Weidenfeld 2008

In The Eyrie Stevie has created an unforgettable character in the figure of ‘Red Dora’, the 92-year-old Socialist veteran of the Spanish Civil War. Set in Oystermouth, the novel, which asks profound questions about the modern world, is alive with humour, pathos and beauty.

The new novel is the first part of her two-book contract with Weidenfeld: Stevie has lately returned from Egypt, where she was researching the second book, the epic novel, Into Suez, set in the 1950s in the run-up to the Suez invasion - published by Weidenfeld in March 2010.

AL Kennedy 3rd February 2007 The Guardian:
"Davies just writes, very precisely, sometimes wonderfully - sometimes fiction, sometimes non-fiction - and always from the heart. She does what a writer does - making beauty for strangers, passing it on."
Read AL Kennedy's review of The Eyrie

Murrough O’Brien in the Independent on Sunday:
‘It is deeply joyful, and magically written, as full of sea swell as of rasping barnacles.’

Nicolette Jones in the Independent:
'Davies has a tantalising way of writing glancingly about the important developments, leaving the reader eager to know what happened. Meanwhile inconsequentialities, lightly handled in conversational prose and varied voices, accrete like mineral deposits, until they make something substantial and solid. Enjoy at leisure.'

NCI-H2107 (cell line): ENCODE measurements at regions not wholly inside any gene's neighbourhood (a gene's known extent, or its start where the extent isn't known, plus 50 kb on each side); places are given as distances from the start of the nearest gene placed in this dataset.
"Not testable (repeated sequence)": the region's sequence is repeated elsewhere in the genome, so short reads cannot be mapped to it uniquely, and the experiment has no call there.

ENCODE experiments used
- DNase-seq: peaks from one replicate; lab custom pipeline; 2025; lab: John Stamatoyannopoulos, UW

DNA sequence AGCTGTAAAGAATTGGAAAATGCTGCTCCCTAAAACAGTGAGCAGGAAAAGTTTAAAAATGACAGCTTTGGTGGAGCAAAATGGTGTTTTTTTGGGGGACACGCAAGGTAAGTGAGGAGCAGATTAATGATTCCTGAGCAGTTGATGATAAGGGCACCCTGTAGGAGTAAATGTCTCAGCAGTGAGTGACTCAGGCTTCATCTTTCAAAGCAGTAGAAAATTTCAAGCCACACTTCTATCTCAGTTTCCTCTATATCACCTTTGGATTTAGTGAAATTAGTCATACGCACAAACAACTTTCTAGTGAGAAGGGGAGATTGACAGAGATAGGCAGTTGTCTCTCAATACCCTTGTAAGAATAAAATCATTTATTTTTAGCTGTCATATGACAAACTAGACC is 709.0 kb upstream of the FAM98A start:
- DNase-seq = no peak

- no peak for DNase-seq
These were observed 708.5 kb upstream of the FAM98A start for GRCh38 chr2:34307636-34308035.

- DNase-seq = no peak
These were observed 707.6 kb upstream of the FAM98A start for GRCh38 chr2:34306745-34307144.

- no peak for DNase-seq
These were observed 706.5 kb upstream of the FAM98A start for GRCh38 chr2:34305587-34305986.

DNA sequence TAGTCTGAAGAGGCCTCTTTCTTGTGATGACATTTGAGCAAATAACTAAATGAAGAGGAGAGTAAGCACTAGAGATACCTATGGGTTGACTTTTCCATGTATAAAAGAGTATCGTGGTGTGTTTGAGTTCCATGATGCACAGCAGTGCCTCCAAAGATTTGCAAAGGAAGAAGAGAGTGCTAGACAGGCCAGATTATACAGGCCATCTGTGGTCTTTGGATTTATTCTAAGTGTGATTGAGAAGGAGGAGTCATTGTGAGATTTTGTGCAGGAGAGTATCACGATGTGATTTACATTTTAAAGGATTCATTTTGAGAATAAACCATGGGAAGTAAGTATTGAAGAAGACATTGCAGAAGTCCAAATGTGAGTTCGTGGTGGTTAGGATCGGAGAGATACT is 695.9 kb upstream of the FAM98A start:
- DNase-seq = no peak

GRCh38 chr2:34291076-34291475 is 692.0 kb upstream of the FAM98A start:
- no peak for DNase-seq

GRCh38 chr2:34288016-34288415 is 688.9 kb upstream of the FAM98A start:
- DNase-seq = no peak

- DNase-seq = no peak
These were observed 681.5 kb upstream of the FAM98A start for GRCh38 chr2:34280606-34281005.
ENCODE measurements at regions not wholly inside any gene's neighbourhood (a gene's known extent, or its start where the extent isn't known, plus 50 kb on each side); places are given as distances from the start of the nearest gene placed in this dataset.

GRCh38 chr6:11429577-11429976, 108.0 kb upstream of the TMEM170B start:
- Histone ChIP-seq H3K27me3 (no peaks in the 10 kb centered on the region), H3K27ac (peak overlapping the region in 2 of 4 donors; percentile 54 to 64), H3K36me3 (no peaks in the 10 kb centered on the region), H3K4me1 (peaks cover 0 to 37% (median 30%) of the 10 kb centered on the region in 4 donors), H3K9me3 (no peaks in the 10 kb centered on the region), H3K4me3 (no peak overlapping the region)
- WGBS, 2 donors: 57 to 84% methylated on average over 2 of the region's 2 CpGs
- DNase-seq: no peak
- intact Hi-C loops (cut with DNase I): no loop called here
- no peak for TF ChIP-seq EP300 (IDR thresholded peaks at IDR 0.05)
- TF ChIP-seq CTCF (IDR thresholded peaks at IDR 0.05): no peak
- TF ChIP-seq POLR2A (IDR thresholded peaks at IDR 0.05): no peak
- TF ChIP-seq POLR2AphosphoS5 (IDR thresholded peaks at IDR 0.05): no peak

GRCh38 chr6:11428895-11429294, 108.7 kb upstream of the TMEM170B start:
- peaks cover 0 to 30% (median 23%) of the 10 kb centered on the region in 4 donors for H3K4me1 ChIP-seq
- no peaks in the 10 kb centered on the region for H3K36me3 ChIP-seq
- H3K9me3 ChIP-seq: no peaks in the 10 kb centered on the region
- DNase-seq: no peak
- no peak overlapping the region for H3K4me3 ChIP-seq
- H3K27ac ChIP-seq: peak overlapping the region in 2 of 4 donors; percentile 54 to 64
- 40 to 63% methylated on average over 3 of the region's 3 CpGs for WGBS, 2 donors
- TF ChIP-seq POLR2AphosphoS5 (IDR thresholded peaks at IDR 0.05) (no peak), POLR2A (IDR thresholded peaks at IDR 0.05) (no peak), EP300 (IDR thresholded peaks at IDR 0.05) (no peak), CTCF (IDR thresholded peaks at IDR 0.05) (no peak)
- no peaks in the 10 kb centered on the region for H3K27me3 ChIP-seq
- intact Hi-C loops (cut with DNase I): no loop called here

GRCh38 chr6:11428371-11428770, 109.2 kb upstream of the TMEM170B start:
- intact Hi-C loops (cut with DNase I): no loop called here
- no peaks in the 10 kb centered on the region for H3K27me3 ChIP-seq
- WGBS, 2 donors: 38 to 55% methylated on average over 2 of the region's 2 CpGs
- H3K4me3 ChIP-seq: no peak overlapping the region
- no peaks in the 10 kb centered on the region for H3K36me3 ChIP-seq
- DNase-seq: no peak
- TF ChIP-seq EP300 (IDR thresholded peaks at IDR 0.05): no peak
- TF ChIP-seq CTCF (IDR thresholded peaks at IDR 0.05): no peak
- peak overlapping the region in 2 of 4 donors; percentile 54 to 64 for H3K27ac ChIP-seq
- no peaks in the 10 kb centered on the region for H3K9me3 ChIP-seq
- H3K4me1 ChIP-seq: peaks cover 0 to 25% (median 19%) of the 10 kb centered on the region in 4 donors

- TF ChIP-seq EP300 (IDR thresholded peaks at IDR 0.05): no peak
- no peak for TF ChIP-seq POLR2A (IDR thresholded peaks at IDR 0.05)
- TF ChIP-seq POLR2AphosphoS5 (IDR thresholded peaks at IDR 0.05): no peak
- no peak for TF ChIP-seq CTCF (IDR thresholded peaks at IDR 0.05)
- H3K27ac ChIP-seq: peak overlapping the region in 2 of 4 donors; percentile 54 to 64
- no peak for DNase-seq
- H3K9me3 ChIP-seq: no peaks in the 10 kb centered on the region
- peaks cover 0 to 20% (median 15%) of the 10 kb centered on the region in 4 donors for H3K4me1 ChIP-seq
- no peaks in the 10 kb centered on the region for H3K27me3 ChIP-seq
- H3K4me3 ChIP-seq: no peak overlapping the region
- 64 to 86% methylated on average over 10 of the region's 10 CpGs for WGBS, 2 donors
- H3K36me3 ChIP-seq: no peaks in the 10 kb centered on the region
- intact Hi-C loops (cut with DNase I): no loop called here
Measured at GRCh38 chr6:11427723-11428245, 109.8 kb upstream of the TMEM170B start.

Saga Magazine:
'Davies deals sensitively but unsentimentally with lives less ordinary than they seem, writing with warmth and wit, with and against the currents of modern living.'

The Sunday Times 25 February 2007:
‘Deftly mapping the [characters’] interactions, and the unwelcome infractions of the outside world, Davies’s novel exhibits an agile wit, an intuitive understanding of human nature, and an unsentimental clarity in its personalising of the political.’

Daily Telegraph 24 February 2007:
'...acute and compassionate observations.'

The Guardian 1 March 2008:
'That this is one of the fiercest books I have read in years. It is about love, about politics, about the consolations that only strangers can offer and is made all the more striking in that it centres on a nonagenarian, Dora, in the final years of her life. Vain, hawk-like Dora, a former communist and veteran of the International Brigades, has no intention of going gently into that good night. She takes lessons in computer hacking and exerts a benign despotism over the other inhabitants of the Eyrie, a converted mansion on the Swansea coast that is refuge to an almost uniformly charming collection of lost souls. Cosy Welsh Eirlys, always ready to mop up tears and ply her neighbours with a slice of bara brith, is not nearly as comfortable as she seems, while young Hannah, an engineer in search of her father, finds herself instead becoming Dora's surrogate child, an act of replacement that helps Dora to finally accept the death of her own wild daughter, lost decades before. Davies is a meticulous, generous writer and her portrait of a life on the brink of ending is so full of contrary, thrilling vitality that you can practically taste the sap.'

The Observer 16 March 2008:
'Quiet and intense, this is a story bereft of flash, but none the poorer for it. Delicate, beautifully written, firmly imbued with an unusually genuine grasp of time and place and character, only the most hard-hearted reader will close The Eyrie without a satisfyingly teary sigh.'
Jean Hannah Edelstein


An essay dedicated to the memory of Frank Regan


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